Regular Tree Languages as an Abstract Domain in Program SpecialisationJohn P. Gallagher, Julio C. Peralta, Regular Tree Languages as an Abstract Domain in Program Specialisation. Higher-Order and Symbolic Computation, 14 (2-3). ISBN ISSN 1388-3690, pp. 143–172. November 2001. No electronic version available.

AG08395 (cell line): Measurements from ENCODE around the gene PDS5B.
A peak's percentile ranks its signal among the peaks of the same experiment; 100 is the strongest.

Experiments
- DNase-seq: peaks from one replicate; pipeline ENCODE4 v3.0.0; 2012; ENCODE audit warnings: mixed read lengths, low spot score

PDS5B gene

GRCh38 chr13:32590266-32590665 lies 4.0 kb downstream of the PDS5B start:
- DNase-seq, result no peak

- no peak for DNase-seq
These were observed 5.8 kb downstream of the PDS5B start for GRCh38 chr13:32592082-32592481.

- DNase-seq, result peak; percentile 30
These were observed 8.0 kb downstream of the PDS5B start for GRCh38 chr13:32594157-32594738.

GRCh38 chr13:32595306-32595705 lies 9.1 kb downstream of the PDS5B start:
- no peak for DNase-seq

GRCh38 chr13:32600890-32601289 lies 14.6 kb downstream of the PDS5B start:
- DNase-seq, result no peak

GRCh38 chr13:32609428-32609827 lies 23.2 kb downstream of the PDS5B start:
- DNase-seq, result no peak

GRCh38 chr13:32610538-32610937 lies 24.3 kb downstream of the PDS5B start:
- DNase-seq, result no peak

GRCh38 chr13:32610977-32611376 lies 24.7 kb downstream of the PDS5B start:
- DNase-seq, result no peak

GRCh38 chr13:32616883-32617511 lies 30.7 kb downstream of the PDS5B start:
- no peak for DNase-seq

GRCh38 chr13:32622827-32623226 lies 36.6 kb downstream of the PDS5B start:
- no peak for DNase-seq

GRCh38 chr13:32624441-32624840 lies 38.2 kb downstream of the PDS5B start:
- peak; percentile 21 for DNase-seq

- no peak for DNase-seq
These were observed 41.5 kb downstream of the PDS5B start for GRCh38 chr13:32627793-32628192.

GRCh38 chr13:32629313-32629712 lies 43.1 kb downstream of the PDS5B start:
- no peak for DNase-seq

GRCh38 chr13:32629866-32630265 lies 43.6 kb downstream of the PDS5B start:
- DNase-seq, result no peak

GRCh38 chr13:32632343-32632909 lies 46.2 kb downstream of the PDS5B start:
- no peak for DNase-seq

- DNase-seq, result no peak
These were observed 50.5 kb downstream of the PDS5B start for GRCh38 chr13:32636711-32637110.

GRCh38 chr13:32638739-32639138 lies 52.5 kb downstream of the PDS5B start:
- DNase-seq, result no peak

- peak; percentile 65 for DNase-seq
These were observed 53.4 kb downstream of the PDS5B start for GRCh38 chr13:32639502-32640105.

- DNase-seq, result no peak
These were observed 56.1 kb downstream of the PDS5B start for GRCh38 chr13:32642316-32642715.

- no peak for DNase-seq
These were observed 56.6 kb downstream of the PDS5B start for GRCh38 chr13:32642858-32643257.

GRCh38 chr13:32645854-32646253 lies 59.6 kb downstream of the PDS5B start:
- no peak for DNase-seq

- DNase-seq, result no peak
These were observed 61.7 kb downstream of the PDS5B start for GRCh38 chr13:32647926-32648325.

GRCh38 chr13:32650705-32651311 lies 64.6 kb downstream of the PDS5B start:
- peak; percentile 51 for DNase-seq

On-line partial evaluation algorithms include a generalisation step, which is needed to ensure termination. In partial evaluation of logic and functional programs, the usual generalisation operation is the most specific generalisation (\it msg) of expressions. This can cause loss of information, which is especially serious in programs whose computations first build some internal data structure, which is then used to control a subsequent phase of execution - a common pattern of computation. If the size of the intermediate data is unbounded at partial evaluation time then the \it msg will lose almost all information about its structure. Hence subsequent phases of computation cannot be effectively specialised. In this paper the problem is tackled by introducing regular trees into a partial evaluation algorithm. Regular trees are recursive descriptions of term structure closely related to tree automata. In the algorithm, regular approximations of computation states encountered during partial evaluation are constructed. The critical point is that when generalisation is performed, the upper bound on regular trees can be combined with the \it msg, thus preserving recursive structural information. It also allows the specialisation of programs with respect to goals whose arguments range over sets described by regular trees. The first algorithm is presented as an instance of Leuschel's scheme for abstract specialisation of logic programs. This provides a generic algorithm parameterised by an abstract domain - regular trees in this case. The correctness requirements from his scheme are established. The extension of the first algorithm to propagate regular approximations of answers as well as calls is also presented, increasing the amount of specialisation that can be obtained. Finally a technique for increasing precision based on ``wrapper functions" is introduced.